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Review Tamil

Nenjam Marappathillai review: A wildly amusing but predictable horror thriller

Release Date: 05 Mar 2021 / Rated: U/A

Cinestaan Rating

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Haricharan Pudipeddi

Though the film treads a familiar path as a horror thriller, it stands out on account of some eccentric writing that only Selvaraghavan could do justice to.

When Nenjam Marappathillai was announced five years ago, it felt like it was filmmaker’s Selvaraghavan’s turn to ride on the horror movie wave that had gripped Tamil cinema. Little did anyone expect that the film, which has finally been released after its share of setbacks, would turn out to be a one-of-its-kind horror story experience. Though Nenjam Marappathillai treads a familiar path as a horror thriller, it stands out because of some eccentric writing that only Selvaraghavan could do justice to. It is this edgy, wildly over-the-top writing that saves the film from drowning in its own predictability.

The film is centred on Mariam (Regina Cassandra), a god-fearing young woman with a heart of gold who was raised in an orphanage. Unlike her ungrateful friends who were raised by the church, Mariam gives back every penny she earns for the betterment of the orphanage. When she lands a job as a house nanny to the child of a rich couple — Ramsay (SJ Suryah) and his wife Swetha (Nandita) — Mariam sees it as an opportunity to earn some big bucks and look after the children in the orphanage. For Ramsay, a conniving man with no ethics, it is lust at first sight when he meets Mariam. He lusts for her so much that he doesn’t hesitate to take the extreme step. What follows forms the crux of the story.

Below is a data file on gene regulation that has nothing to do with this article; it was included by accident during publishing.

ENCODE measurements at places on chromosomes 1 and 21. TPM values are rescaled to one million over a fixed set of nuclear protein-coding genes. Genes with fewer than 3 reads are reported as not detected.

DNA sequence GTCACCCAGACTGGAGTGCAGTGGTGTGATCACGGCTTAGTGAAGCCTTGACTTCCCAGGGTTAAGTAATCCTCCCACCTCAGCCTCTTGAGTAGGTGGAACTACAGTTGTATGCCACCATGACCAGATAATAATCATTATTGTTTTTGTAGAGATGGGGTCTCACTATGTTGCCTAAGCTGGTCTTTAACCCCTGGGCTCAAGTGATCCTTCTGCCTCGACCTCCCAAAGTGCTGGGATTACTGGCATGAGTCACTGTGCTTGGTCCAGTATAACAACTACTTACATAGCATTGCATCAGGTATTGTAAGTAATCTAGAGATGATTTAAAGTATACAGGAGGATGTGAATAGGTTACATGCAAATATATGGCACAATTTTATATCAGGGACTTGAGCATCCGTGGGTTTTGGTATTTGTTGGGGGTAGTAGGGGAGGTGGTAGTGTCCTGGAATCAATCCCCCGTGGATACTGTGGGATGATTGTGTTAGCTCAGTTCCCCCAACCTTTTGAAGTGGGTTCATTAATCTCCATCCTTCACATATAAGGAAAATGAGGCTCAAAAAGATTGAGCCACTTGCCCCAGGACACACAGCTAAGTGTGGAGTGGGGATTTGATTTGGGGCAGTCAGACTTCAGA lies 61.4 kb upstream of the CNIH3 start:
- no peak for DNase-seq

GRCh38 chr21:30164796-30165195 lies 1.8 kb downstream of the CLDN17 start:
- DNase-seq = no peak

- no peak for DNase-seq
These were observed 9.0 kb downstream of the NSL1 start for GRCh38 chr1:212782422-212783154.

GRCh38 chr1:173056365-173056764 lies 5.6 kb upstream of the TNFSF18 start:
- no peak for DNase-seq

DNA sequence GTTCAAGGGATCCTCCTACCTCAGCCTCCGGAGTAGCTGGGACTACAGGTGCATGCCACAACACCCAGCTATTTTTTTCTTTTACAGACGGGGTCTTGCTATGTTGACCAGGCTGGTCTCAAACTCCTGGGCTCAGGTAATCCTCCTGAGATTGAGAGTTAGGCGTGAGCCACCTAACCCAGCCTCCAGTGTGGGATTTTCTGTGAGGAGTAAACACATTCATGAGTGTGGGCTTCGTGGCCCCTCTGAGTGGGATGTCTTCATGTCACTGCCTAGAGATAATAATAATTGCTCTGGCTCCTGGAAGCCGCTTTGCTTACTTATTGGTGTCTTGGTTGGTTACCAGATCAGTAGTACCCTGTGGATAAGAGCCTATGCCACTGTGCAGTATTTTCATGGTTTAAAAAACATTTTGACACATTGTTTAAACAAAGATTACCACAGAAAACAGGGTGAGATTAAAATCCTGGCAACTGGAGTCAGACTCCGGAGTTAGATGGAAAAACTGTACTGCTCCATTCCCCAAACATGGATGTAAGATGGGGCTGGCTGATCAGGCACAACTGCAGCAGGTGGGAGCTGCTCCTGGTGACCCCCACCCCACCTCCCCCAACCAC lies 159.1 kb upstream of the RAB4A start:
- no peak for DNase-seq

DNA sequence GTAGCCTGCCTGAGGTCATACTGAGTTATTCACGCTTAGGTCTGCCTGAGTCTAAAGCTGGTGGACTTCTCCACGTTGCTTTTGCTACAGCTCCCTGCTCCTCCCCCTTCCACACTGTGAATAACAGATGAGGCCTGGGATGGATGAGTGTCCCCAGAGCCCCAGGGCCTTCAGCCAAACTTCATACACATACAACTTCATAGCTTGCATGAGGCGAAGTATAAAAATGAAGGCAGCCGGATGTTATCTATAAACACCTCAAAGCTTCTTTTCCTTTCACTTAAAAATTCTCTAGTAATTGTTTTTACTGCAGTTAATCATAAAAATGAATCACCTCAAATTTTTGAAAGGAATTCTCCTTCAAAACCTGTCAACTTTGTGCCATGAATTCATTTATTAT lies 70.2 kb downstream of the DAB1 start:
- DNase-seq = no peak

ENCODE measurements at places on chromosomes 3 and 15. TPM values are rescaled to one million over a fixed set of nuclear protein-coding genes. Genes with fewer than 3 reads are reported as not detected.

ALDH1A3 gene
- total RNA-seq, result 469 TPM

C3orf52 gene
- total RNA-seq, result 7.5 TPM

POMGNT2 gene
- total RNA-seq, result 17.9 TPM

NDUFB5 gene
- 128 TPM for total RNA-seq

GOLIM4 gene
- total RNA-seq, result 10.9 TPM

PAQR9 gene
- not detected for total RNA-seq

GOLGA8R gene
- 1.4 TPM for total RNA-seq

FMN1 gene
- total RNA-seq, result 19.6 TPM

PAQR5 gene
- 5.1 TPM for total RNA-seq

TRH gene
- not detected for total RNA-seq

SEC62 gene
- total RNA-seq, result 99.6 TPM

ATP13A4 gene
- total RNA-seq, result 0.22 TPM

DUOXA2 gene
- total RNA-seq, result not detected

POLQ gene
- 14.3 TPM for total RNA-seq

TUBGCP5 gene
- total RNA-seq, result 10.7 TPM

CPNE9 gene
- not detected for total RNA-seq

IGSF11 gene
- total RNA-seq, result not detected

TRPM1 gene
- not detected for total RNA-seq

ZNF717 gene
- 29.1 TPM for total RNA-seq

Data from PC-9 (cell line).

In what can best be described as Selvaraghavan’s return to form, Nenjam Marappathillai is the filmmaker’s unabashed take on greed, lust, love and spirituality. Selvaraghavan, once again, gives us a hero who is flawed and has no qualms in glorifying his actions. In a crucial scene, Ramsay sits down with his friend and talks about how they lived tension-free once and came up in life by hook or crook. On the surface, it’s a problematic scene, but the way Selvaraghavan has treated it with some eccentric writing makes it wildly amusing.

While the film works due to Selvaraghavan’s quirky vision, it equally belongs to SJ Suryah, who makes it unimaginably funny with his over-the-top performance that works quite well for the film. I’m not sure the same kind of performance by any other actor would have had a similar impact on the film.

Regina Cassandra, who was impressive in the recently released Vishal-starrer Chakra (2021), is incredibly good as Mariam, a role that fits her like a glove. Nandita Swetha’s role is sidelined for the most part of the film but is used effectively towards the end.

What’s refreshing about Nenjam Marappathillai is that it is devoid of the usual stereotypes one associates with horror movies. We don’t get those creaking doors and close-ups of the ghost on a character’s face. We still get some predictable moments, but the way Selva treats them make for an engaging watch.

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